Following the announcement of Taiwan’s election results on Saturday, in which the pro-independence Democratic Progressive Party (DPP) won a decisive victory, the People’s Republic of China (PRC) has released a statement telling Taiwan to abandon any ideas it has of independence and promising to protect the territorial integrity of China.
Beijing’s statement, which came from China’s Taiwan Affairs Office and was reported by Deutsche Welle, says that China will “resolutely oppose any form of secessionist activities seeking ‘Taiwan independence.’ ” The statement continued by promising to safeguard the People’s Republic of China’s territory and its role as the recognized government of China.
“On major matters of principle including safeguarding national sovereignty and territorial integrity, our will is rock-solid and our attitude is consistent.”
The Guardian also reported that Chinese media said Taiwan should abandon its independence “hallucination.” In a separate statement, China called the Taiwan issue an internal matter.
These words from Beijing are especially timely, given the Democratic Progressive Party’s landslide victory in the parliamentary elections and the election of the DPP’s leader, Tsai Ing-wen, to the presidency. As previously covered by the Inquisitr, these elections will soon give Taiwan its first female president. The DPP is an organization that considers Taiwan a sovereign country that should remain independent of the government that rules the mainland, and is much warier of dealing with China than the outgoing Kuomintang (KMT), which has ruled Taiwan for most of the past 70 years.
The KMT was trying to warm ties ever since the “1992 Consensus,” an implied agreement between the two states that there is only one China in the world, and both sides agree to interpret the meaning of that according their individual definitions. Tsai Ing-wen’s DPP, in contrast, deny the consensus exists entirely.
Currently, Taiwan, Penghu, Kinmen, Matsu, and several smaller islands off the Chinese mainland make up the state known officially as the Republic of China (ROC), though widely known simply as “Taiwan.” The legal status of Taiwan has been a controversial issue since the end of World War II and the height of the Cold War.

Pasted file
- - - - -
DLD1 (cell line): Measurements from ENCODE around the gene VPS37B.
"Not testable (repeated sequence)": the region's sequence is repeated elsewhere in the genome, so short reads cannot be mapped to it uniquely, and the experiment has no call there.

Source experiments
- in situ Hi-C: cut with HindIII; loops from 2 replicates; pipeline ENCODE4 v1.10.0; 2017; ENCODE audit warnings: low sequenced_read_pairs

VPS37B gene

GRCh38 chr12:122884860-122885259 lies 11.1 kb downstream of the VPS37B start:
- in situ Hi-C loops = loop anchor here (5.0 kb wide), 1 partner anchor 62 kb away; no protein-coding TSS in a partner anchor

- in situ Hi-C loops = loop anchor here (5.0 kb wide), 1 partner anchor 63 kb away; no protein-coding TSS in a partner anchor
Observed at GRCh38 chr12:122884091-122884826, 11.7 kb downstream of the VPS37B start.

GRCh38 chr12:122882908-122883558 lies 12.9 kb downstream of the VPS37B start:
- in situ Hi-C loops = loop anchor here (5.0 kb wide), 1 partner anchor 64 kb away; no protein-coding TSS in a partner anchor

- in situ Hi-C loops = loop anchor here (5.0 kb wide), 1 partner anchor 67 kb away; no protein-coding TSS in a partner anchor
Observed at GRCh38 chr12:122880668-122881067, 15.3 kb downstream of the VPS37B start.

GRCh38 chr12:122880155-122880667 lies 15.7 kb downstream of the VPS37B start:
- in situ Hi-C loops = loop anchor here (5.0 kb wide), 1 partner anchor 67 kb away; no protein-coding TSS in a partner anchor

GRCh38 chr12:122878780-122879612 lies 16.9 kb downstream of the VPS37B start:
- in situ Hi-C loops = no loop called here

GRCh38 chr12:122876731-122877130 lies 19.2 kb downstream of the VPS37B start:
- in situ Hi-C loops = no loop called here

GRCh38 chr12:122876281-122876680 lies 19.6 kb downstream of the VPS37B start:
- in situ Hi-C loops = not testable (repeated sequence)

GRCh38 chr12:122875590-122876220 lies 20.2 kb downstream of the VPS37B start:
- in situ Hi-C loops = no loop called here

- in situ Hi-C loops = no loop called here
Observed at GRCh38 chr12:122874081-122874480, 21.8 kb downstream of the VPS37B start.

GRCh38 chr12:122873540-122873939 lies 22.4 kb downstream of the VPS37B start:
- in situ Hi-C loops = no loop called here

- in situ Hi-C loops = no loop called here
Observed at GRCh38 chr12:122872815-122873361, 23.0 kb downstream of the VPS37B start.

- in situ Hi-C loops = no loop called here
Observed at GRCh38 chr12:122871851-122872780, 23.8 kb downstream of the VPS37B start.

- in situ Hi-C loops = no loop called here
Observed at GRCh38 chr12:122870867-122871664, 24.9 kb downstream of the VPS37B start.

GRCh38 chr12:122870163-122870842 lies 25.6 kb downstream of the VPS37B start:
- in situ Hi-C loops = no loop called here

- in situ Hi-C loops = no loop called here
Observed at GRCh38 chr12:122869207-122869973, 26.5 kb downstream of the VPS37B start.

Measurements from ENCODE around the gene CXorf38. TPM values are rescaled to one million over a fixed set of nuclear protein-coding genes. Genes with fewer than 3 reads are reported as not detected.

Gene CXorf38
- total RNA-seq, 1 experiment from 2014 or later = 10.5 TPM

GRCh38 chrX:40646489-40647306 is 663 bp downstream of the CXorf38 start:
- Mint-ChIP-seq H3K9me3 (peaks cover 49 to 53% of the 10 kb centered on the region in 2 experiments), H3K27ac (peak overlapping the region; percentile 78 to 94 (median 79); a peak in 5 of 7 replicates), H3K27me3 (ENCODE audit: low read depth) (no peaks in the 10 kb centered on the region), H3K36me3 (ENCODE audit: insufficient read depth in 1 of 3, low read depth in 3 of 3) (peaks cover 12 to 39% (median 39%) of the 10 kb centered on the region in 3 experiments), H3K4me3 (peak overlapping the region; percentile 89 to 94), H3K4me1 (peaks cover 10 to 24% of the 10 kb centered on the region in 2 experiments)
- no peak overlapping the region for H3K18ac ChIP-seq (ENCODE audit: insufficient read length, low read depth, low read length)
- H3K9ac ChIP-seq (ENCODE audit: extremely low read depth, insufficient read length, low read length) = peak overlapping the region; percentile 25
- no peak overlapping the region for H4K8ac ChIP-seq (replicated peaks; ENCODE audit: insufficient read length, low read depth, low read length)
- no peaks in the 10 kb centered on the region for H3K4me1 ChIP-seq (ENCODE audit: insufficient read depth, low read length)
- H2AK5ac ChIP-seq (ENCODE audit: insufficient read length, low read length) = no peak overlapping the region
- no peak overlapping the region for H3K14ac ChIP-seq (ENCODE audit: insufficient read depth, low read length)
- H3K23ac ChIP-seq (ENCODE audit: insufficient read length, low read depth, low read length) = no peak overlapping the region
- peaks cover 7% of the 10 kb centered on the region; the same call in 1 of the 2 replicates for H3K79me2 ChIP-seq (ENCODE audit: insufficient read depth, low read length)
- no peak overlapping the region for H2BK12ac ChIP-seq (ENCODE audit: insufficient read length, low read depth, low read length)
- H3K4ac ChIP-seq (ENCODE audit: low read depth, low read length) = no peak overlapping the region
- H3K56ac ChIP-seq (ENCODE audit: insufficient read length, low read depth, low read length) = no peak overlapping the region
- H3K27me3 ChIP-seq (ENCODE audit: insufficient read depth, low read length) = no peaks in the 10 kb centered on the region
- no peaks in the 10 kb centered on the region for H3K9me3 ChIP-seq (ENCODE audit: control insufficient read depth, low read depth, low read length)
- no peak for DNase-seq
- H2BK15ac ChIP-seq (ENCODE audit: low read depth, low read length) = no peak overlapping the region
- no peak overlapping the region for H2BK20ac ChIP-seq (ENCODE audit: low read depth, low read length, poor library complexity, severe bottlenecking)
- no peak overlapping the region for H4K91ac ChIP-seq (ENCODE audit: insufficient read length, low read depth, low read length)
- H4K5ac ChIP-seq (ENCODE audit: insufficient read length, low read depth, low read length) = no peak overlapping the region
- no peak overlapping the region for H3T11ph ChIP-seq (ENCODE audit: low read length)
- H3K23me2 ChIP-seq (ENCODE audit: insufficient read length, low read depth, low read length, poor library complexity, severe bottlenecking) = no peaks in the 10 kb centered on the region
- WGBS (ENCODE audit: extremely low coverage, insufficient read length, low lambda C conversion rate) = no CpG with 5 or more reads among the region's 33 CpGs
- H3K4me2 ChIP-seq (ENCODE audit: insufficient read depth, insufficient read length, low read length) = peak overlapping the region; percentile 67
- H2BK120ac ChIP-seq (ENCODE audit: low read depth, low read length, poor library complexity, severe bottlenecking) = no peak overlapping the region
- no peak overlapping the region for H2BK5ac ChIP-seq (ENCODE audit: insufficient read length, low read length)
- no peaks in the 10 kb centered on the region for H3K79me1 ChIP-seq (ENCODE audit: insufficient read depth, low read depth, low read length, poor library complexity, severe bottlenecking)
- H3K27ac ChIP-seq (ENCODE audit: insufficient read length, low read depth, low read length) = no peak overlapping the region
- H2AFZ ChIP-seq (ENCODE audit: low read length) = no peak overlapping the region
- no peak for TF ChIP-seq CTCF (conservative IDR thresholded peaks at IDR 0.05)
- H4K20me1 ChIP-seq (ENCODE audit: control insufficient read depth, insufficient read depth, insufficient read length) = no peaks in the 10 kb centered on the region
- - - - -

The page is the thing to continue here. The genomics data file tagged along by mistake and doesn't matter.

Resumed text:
The state known as the Republic of China has its origins in the early twentieth century, when it was established on January 1, 1912, as a result of the Xinhai Revolution against the Qing Dynasty, ending over two thousand years of imperial dynastic rule in China. Founded by the Kuomintang (KMT), the republic was intended to govern all of China, which at the time included the present-day territories of China, Taiwan, and Mongolia. However, its authority was challenged by warlordism, the Japanese invasion leading up to World War II, and finally the Chinese Civil War against the Communist Party of China (CPC).
A major split occurred between the KMT and the Communists in 1927, culminating in the KMT massacre of Chinese communists in Shanghai that year, and resulting in a nation-wide civil war. The Kuomintang Nationalists lost against the Communists in the Chinese Civil War by 1949, and the modern-day People’s Republic of China was declared on the mainland soon after by Mao Tse-tung. After their military loss and expulsion from mainland China, the Nationalist forces retreated to Taiwan and moved their capital to Taipei. The KMT-ruled Republic of China continued to claim legitimacy as the government of the entirety of China, while the People’s Republic of China continues to claim Taiwan as its sovereign territory.
Chiang Kai-shek, the leader of the KMT, established a one-party state and military autocracy that became a valuable Cold War ally for the West against China and the Soviet Union, and the long-dominant Kuomintang ruled the island with an iron fist for decades until Chiang’s death in 1975. The KMT has largely dominated Taiwanese politics until recent years, and support for the DPP has grown in popularity among native Taiwanese and young voters.
Most of the world’s governments eventually recognized the People’s Republic as the legitimate government of China. By 1971, even the United States supported the U.N. resolution giving the PRC the “China” seat in the General Assembly and the Security Council, effectively recognizing it as the only lawful representative of the Chinese people. The U.N. promptly expelled the Republic of China.
Since then, growing Sino-American cooperation and the unlikelihood of the ROC ever regaining the mainland have greatly diminished support for Taiwan’s claims. Although two Chinese governments continue to exist, most nations of the world have followed the “One-China Policy” of refusing to endorse or recognize Taiwan as an independent sovereign state. Countries seeking diplomatic relations with the PRC must break official relations with the ROC, and vice-versa. The PRC has maintained a consistent position that it will not deal with any leader or government that does not recognize the “One-China Policy.”
Clearly, the new government of Taiwan will pose new challenges for the Chinese government, and the future of cross-Strait relations seems uncertain.
[Photo by Ashley Pon/Getty Images]